Leading MEP Backs Calls for an EU Army After Biden’s Afghanistan Blunder

Lithuanian soldiers hold the flag of the European Union during a ceremony in front of the governmental palace in Vilnius on July 1, 2013. The small Baltic nation, the first to break free from the crumbling Soviet Union in 1990 before joining the EU in 2004, assumes the six-month rotating …
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A leading Member of the European Parliament has called for Brussels to speed up in efforts to craft a fully-fledged EU army in order to rely less on the United States following President Joe Biden’s disastrous withdrawal from Afghanistan.

While predictions of the European Union developing its own military force were long derided as “conspiracy theories” by anti-Brexit activists, the bloc is edging closer to making it a reality.

The head of the influential European People’s Party group of MEPs in the European Parliament, Manfred Weber said on Sunday that the EU requires its own military force.

“The national armies, of course, remain the main pillars of defence. But, step by step, we need to build European capacities, such as a European reaction force with a few thousand men. And we also need a cyber-defence brigade,” Weber said per POLITICO.

The head of the largest parliamentary faction in Brussels said that while EU member states collectively have hundreds of thousands of troops, they were unable to secure the Kabul airport.

Weber went on to say that an EU Army would save billions of euros and serve to make the bloc more independent from the United States.

The European Union took its first major step in the formation of an EU army in 2017 when 23 EU member-states signed a pact committed to the establishment of a Common Defence Fund to provide for a mutual military force.

In May, fourteen EU countries — spearheaded by France and Germany — called for the creation of a 5,000-soldier rapid response unit to deal with international crises.

Following President Joe Biden’s Afghanistan withdrawal the calls within Brussels to become less reliant on the United States have only increased.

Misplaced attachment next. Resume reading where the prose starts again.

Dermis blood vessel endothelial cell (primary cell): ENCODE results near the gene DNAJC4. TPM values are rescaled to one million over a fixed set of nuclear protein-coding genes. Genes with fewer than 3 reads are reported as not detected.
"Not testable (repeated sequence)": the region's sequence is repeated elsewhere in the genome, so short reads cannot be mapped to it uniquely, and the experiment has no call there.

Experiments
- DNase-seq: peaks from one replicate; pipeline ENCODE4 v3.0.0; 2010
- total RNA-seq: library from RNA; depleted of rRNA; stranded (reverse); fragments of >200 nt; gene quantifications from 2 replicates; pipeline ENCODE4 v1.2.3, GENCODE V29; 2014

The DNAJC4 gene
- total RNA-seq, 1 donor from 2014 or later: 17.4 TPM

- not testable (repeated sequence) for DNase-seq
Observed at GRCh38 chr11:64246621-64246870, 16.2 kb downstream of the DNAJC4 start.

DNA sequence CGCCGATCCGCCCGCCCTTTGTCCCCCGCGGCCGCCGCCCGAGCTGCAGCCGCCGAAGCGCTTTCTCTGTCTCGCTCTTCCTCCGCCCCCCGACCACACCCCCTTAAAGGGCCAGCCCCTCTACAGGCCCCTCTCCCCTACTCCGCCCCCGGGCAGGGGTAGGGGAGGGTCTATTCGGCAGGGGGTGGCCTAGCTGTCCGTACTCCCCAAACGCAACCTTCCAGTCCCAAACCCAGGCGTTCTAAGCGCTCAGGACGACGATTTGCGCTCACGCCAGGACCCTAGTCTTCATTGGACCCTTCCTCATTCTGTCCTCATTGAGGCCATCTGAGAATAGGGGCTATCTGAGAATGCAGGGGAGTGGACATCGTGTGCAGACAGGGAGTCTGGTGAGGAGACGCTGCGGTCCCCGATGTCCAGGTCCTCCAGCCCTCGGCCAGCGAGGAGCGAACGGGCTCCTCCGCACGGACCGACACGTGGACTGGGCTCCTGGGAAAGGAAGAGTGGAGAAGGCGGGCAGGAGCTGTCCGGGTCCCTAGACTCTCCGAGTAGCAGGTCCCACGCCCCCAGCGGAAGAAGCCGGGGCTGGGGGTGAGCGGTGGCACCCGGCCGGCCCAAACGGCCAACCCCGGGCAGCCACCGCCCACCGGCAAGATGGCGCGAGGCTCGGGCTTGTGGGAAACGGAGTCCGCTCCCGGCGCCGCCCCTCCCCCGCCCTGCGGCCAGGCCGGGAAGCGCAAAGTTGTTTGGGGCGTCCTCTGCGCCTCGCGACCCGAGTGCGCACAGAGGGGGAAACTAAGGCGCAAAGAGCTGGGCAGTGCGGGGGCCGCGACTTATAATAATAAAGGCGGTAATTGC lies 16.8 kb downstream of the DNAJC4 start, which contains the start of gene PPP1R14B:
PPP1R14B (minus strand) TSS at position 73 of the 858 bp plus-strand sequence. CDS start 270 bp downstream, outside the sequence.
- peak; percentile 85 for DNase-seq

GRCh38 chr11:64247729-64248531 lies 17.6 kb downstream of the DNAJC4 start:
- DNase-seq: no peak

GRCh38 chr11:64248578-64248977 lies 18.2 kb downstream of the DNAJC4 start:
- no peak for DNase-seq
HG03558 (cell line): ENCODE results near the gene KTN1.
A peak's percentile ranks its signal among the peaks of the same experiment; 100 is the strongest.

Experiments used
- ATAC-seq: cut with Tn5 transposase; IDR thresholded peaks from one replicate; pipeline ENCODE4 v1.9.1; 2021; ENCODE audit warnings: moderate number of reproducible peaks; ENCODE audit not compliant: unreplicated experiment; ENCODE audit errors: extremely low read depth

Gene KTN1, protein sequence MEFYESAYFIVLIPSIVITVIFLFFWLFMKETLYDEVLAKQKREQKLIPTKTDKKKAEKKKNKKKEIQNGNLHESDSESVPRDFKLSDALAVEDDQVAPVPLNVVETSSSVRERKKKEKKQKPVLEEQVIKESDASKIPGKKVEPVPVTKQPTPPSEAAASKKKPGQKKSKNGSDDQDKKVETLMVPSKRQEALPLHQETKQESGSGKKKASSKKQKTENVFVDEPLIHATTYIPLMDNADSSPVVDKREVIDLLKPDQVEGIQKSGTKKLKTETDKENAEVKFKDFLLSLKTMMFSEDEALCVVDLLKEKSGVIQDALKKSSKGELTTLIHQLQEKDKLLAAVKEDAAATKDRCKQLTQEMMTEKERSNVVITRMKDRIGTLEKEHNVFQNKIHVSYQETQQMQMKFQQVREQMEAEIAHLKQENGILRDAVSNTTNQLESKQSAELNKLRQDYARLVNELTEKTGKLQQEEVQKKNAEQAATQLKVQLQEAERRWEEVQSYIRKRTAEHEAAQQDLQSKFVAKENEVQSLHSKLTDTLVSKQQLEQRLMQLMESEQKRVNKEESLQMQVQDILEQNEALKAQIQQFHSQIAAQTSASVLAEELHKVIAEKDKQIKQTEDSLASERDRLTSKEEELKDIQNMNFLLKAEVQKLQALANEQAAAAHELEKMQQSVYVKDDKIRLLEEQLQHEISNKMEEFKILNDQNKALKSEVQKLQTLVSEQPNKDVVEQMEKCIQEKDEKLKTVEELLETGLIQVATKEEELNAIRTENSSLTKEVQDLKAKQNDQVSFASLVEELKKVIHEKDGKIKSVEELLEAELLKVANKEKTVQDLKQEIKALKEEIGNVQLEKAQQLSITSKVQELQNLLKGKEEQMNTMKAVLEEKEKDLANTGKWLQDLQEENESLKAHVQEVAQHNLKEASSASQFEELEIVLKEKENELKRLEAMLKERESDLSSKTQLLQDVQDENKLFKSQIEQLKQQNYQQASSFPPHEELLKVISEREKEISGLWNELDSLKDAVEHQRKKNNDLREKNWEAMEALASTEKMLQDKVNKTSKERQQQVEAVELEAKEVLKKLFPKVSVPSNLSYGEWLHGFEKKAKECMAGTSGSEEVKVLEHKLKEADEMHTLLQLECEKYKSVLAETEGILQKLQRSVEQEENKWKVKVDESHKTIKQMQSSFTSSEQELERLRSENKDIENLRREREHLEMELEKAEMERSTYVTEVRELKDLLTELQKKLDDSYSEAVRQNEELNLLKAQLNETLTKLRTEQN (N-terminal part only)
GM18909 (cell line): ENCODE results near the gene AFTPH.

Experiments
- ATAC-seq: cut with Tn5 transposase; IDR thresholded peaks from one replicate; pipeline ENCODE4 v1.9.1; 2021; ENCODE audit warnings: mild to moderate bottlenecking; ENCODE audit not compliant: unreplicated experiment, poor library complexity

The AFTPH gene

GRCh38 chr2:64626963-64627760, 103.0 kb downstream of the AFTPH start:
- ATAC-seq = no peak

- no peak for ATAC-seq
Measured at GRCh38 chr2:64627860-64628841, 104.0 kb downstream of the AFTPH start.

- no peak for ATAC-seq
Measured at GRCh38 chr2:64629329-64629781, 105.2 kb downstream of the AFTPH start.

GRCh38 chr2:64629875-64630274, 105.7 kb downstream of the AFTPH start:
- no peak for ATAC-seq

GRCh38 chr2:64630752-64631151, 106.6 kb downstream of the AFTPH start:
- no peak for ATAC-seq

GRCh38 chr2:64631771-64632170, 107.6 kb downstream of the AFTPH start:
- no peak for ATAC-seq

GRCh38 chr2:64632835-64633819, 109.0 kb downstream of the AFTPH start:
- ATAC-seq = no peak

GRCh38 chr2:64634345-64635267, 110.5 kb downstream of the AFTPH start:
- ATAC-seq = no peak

Last week, for example, the president of the European Council, Charles Michel said the European Union will look to increase its “strategic autonomy“.

“The Afghan crisis only reinforces and solidifies a conviction that I have held for a while and that is shared with many others. It is the idea of European strategic autonomy, which aims at strengthening our ability to influence in accordance with our interests and values while also placing emphasis on our ability to act,” the Belgian politician said.

Mr Michel also highlighted the chaos surrounding the evacuation from Afghanistan for the need for the EU to be able to act independently, expressing concern that the European Union as “a military power made up of twenty-seven nations”  was unable to “independently guarantee—without the backing of the United States— the necessary assistance to evacuate its citizens and the Afghans who supported them.”

The notion of a fully-realised EU Army was criticised by NATO Secretary-General Jens Stoltenberg, who warned that it might detract from the defence capabilities of the alliance.

While Mr Stoltenberg welcomed more European contributions to defence, as currently, only eight EU member-states contribute the agreed-upon minimum of two per cent GDP spent on defence —  he said that an EU Army “can never replace” NATO, adding that “We need to make sure that Europe and North America band together”.

“Any attempt to weaken the bond between North America and Europe will not only weaken Nato, it will divide Europe,” Mr Stoltenberg warned.

Follow Kurt Zindulka on Twitter here @KurtZindulka

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